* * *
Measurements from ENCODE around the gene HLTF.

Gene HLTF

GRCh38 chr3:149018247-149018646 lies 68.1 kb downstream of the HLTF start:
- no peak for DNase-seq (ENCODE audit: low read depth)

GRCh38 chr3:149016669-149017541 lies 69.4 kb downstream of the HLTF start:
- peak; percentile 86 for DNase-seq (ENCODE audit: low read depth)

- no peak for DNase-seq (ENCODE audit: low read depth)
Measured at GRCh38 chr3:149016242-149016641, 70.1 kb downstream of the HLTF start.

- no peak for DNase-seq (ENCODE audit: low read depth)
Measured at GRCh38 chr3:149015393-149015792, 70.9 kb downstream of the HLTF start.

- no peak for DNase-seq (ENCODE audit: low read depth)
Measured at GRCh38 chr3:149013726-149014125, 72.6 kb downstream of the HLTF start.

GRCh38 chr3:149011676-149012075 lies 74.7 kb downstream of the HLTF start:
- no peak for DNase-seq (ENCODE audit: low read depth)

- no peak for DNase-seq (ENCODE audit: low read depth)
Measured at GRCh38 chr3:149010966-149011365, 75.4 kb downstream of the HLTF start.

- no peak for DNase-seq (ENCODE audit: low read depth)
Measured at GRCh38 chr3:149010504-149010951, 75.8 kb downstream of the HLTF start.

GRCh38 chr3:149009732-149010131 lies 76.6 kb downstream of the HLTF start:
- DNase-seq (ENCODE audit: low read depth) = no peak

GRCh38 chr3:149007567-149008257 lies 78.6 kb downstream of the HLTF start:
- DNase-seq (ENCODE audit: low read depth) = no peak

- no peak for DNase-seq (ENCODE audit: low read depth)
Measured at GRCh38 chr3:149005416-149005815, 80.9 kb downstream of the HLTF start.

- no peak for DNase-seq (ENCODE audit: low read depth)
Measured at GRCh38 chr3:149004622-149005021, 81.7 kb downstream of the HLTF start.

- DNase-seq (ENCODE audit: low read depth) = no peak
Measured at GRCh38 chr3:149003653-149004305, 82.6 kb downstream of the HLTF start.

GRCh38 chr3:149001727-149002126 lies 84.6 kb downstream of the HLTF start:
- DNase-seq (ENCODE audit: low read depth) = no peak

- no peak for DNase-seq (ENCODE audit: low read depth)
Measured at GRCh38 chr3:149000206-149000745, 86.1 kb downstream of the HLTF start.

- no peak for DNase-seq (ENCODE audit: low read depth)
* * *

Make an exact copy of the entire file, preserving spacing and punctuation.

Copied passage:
Measurements from ENCODE around the gene HLTF.

Gene HLTF

GRCh38 chr3:149018247-149018646 lies 68.1 kb downstream of the HLTF start:
- no peak for DNase-seq (ENCODE audit: low read depth)

GRCh38 chr3:149016669-149017541 lies 69.4 kb downstream of the HLTF start:
- peak; percentile 86 for DNase-seq (ENCODE audit: low read depth)

- no peak for DNase-seq (ENCODE audit: low read depth)
Measured at GRCh38 chr3:149016242-149016641, 70.1 kb downstream of the HLTF start.

- no peak for DNase-seq (ENCODE audit: low read depth)
Measured at GRCh38 chr3:149015393-149015792, 70.9 kb downstream of the HLTF start.

- no peak for DNase-seq (ENCODE audit: low read depth)
Measured at GRCh38 chr3:149013726-149014125, 72.6 kb downstream of the HLTF start.

GRCh38 chr3:149011676-149012075 lies 74.7 kb downstream of the HLTF start:
- no peak for DNase-seq (ENCODE audit: low read depth)

- no peak for DNase-seq (ENCODE audit: low read depth)
Measured at GRCh38 chr3:149010966-149011365, 75.4 kb downstream of the HLTF start.

- no peak for DNase-seq (ENCODE audit: low read depth)
Measured at GRCh38 chr3:149010504-149010951, 75.8 kb downstream of the HLTF start.

GRCh38 chr3:149009732-149010131 lies 76.6 kb downstream of the HLTF start:
- DNase-seq (ENCODE audit: low read depth) = no peak

GRCh38 chr3:149007567-149008257 lies 78.6 kb downstream of the HLTF start:
- DNase-seq (ENCODE audit: low read depth) = no peak

- no peak for DNase-seq (ENCODE audit: low read depth)
Measured at GRCh38 chr3:149005416-149005815, 80.9 kb downstream of the HLTF start.

- no peak for DNase-seq (ENCODE audit: low read depth)
Measured at GRCh38 chr3:149004622-149005021, 81.7 kb downstream of the HLTF start.

- DNase-seq (ENCODE audit: low read depth) = no peak
Measured at GRCh38 chr3:149003653-149004305, 82.6 kb downstream of the HLTF start.

GRCh38 chr3:149001727-149002126 lies 84.6 kb downstream of the HLTF start:
- DNase-seq (ENCODE audit: low read depth) = no peak

- no peak for DNase-seq (ENCODE audit: low read depth)
Measured at GRCh38 chr3:149000206-149000745, 86.1 kb downstream of the HLTF start.

- no peak for DNase-seq (ENCODE audit: low read depth)